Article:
December 4, 2020

Jewish Feminism: From Brandeis to the World

By Amy Powell

Rivka Cohen, Naima Hirsch and Alona Weimer’s journey from Orthodox girlhoods where they grew up without discussing bodies and sexuality to editors of a successful book modeled after the Vagina Monologues runs straight through Brandeis. 

In October, HBI hosted these young alumni, along with Jordyn Kaufman, one of the many contributors to Monologues from the Makom: Intertwined Narratives of Sexuality, Gender, Body Image, and Jewish Identity as they read some of the poetry and prose in their book. They shared their stories of exploring Jewish feminism at Brandeis and the ways they found the community they needed to allow these ideas to blossom and grow, enabling them to continue to form this sort of community among other young Jewish observant women after leaving Brandeis. The courageous book they created together continues that work, opening an avenue for ongoing dialogue and the breaking of taboos. Monologues is also edited by Sara Rozner Lawrence, Sarah Ricklan, and Rebecca Zimilover.

Rivka Cohen

I wouldn’t be who I am today or the feminist I am today if it weren’t for Brandeis so it feels really incredible to be back here,” said Cohen ‘17. She pointed to specific things at Brandeis that jumpstarted her journey within Jewish feminism. One pivotal point was becoming a gabbai at the Orthodox minyan. “I understood it to be an inherently feminist role and I fought together with others in the community to increase women’s participation in Orthodox services and in the larger Jewish community.” 

The religious feminist journey continued as she and some of the others in this community ultimately co-founded JFAB, The Jewish Feminist Association at Brandeis, and one of the co-sponsors of the Monologues event at HBI, along with Near Eastern and Judaic Studies, Brandeis University Creative Writing and Brandeis Alumni Association. 

“On a more personal note, my time at Brandeis also intersected with my struggle with my sense of sexuality. I didn’t have much sex ed growing up in the Orthodox community and I even ditched portions of sex ed at the Brandeis orientation because didn’t think it applied to me,” Cohen said. “It was only during my sophomore year, during Vagina Week, which is the week leading up to the Vagina Monologues, that I decided to attend an event with a sexologist who spoke about sex with an openness and positivity I had never heard before. But, I was still deeply entrenched in the Orthodox community. The tension between my feminism and Jewish approaches to sexuality were stark and difficult to navigate.”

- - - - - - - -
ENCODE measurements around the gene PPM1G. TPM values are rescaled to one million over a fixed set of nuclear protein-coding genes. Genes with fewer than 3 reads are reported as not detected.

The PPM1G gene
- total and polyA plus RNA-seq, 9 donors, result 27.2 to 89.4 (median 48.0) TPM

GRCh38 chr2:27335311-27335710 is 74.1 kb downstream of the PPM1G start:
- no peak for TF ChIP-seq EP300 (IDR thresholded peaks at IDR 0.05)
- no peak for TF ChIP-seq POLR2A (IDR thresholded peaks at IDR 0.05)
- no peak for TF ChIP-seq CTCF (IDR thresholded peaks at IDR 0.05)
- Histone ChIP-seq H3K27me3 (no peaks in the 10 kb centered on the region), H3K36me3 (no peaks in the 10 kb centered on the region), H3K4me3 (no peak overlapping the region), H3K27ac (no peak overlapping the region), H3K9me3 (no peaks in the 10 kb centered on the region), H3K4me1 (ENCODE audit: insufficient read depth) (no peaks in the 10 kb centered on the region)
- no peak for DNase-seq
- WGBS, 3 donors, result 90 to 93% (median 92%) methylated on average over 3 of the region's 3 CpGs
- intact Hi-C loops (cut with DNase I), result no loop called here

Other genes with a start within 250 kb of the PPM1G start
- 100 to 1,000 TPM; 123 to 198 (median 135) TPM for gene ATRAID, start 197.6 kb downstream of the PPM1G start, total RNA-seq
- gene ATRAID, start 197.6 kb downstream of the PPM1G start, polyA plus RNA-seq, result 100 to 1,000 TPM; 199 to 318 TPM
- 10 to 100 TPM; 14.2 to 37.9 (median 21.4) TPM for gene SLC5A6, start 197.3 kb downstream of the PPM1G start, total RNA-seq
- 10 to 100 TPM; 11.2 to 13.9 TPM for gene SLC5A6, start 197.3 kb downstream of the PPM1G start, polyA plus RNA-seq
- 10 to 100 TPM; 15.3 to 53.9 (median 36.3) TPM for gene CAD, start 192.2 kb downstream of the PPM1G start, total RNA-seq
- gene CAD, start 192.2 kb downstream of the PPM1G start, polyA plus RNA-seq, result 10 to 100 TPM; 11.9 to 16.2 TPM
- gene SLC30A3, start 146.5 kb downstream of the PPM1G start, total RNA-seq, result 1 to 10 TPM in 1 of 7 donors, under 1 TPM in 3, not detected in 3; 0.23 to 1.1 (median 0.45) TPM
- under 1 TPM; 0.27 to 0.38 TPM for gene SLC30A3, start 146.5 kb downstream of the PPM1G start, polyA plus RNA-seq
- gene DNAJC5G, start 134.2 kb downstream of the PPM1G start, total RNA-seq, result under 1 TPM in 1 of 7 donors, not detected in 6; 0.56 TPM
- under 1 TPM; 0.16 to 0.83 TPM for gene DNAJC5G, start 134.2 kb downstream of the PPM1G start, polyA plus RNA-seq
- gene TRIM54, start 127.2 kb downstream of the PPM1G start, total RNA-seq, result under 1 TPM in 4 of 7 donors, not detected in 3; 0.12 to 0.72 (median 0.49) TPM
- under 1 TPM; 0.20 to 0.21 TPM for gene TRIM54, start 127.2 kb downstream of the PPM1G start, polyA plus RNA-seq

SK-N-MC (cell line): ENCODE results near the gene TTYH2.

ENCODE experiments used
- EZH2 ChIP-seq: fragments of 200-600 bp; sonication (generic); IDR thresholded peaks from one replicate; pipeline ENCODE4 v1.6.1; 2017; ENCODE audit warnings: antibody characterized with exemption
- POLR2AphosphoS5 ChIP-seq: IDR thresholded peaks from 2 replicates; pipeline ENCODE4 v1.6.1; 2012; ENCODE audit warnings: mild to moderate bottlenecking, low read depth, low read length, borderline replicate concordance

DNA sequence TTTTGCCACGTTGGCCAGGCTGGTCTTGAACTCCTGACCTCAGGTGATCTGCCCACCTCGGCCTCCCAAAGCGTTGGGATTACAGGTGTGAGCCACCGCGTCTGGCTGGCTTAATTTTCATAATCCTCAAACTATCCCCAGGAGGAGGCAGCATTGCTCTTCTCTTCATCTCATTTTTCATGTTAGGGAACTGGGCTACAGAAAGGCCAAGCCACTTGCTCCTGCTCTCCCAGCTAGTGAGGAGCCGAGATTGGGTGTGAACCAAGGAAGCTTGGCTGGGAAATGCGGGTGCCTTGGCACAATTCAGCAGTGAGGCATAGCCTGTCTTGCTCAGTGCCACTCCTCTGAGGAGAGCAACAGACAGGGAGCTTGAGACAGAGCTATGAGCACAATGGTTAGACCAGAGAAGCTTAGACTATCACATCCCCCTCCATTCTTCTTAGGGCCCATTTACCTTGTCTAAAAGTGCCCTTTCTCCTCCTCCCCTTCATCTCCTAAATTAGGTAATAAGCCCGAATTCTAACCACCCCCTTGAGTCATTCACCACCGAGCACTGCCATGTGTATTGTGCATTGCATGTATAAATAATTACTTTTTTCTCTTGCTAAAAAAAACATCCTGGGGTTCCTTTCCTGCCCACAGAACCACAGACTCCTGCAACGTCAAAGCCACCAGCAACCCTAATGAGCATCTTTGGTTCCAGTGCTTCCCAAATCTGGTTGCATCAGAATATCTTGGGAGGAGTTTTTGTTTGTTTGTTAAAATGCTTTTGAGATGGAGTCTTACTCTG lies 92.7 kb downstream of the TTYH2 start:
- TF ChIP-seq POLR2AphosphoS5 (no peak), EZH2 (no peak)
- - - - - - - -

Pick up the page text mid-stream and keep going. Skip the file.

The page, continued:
Naima Hirsch, now in her first year at Yeshivat Maharat, graduated from Hunter College, but spent three formative summers at Brandeis, two with the high school program BIMA and one in 2018 with HBI in the Gilda Slifka Summer Internship program. 

Naima Hirsch

“When I was an intern at HBI, I wrote a short poetry chapbook called Daughter of the Tribe. The eight weeks that summer was an incredibly formative experience for me both as I explored my identity as a Jewish women, as a feminist, as a writer.  I’m really grateful to HBI for giving me the experience and the language to be here today. I think it’s a big stepping stone for me to be here today,” said Hirsch. 

The pieces they read detailed important turning points in their lives and issues that were hard to discuss in their communities. Jordyn Kaufman’s prose, Built Up Bravery, detailed the awkwardness of getting her period and not discussing it with anyone, even her mother. 

Jordyn Kaufman

Alona Weimer

Weimer ‘18  wrote about “Falling in Love with Tefillin,” as she watched a friend grapple with his own readiness for prayer in the act of wrapping his tefillin. She described the moment later as taking place during a casual shacharit service in the Shapiro Lounge during her time at Brandeis. “To be an observant Jew and a feminist, there is always some grappling with ritual and the embodiment of that ritual. … This project lets us describe and name all the ways we have been grappling with ritual, sexuality and all the ways our bodies interact with Judaism,” Weimer said. 

Rivka Cohen read an excerpt from her prose, “Touching Boy,” and how she broke shomer negiah (the practice of not touching a member of the opposite sex) for the first time. Other themes in the book deal with masturbation, LGBTQ issues, ritual, prayer and a general lack of openness about sexuality. 

The writing draws important connections between tznius (modesty), sex education, and vulnerability to sexual assault, and between emphasis on the body and the silencing of women’s voices, said Lisa Fishbayn Joffe, HBI director.  Some of the themes deal with boundaries and the way that the education they received did not teach some of the writers how to create their own boundaries with regard to consent, she added.

Joffe praised the book for stimulating intergenerational and important conversations around these subjects.  “It has been my pleasure to follow this project from an early stage. I found this work, and the collaborative process for creating it, truly inspiring. This brave collection explores the tension between religious norms and the lived experience of young Jewish women. Through the lens of poetry and prose, contributors engage with the complex impact of gendered codes of modesty on Jewish women from adolescence through to motherhood.  

Amy Powell is the assistant director of HBI. 

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